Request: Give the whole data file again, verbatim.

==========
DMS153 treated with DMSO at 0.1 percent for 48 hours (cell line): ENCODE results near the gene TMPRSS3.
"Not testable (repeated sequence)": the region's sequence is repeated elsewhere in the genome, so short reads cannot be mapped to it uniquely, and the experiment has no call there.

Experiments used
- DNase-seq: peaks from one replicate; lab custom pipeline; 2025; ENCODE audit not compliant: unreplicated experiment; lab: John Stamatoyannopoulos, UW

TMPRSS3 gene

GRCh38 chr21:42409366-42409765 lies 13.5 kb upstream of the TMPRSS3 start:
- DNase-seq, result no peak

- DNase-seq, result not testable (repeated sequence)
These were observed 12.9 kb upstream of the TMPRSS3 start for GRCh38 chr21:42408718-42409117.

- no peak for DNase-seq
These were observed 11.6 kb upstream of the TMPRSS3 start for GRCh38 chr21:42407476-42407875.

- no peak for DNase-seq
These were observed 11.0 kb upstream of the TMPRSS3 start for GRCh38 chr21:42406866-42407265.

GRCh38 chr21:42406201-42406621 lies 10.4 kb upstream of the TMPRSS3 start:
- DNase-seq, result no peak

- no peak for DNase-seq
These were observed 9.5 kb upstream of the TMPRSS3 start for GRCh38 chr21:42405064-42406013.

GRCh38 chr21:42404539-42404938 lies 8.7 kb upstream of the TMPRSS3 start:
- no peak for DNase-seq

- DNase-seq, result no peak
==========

DMS153 treated with DMSO at 0.1 percent for 48 hours (cell line): ENCODE results near the gene TMPRSS3.
"Not testable (repeated sequence)": the region's sequence is repeated elsewhere in the genome, so short reads cannot be mapped to it uniquely, and the experiment has no call there.

Experiments used
- DNase-seq: peaks from one replicate; lab custom pipeline; 2025; ENCODE audit not compliant: unreplicated experiment; lab: John Stamatoyannopoulos, UW

TMPRSS3 gene

GRCh38 chr21:42409366-42409765 lies 13.5 kb upstream of the TMPRSS3 start:
- DNase-seq, result no peak

- DNase-seq, result not testable (repeated sequence)
These were observed 12.9 kb upstream of the TMPRSS3 start for GRCh38 chr21:42408718-42409117.

- no peak for DNase-seq
These were observed 11.6 kb upstream of the TMPRSS3 start for GRCh38 chr21:42407476-42407875.

- no peak for DNase-seq
These were observed 11.0 kb upstream of the TMPRSS3 start for GRCh38 chr21:42406866-42407265.

GRCh38 chr21:42406201-42406621 lies 10.4 kb upstream of the TMPRSS3 start:
- DNase-seq, result no peak

- no peak for DNase-seq
These were observed 9.5 kb upstream of the TMPRSS3 start for GRCh38 chr21:42405064-42406013.

GRCh38 chr21:42404539-42404938 lies 8.7 kb upstream of the TMPRSS3 start:
- no peak for DNase-seq

- DNase-seq, result no peak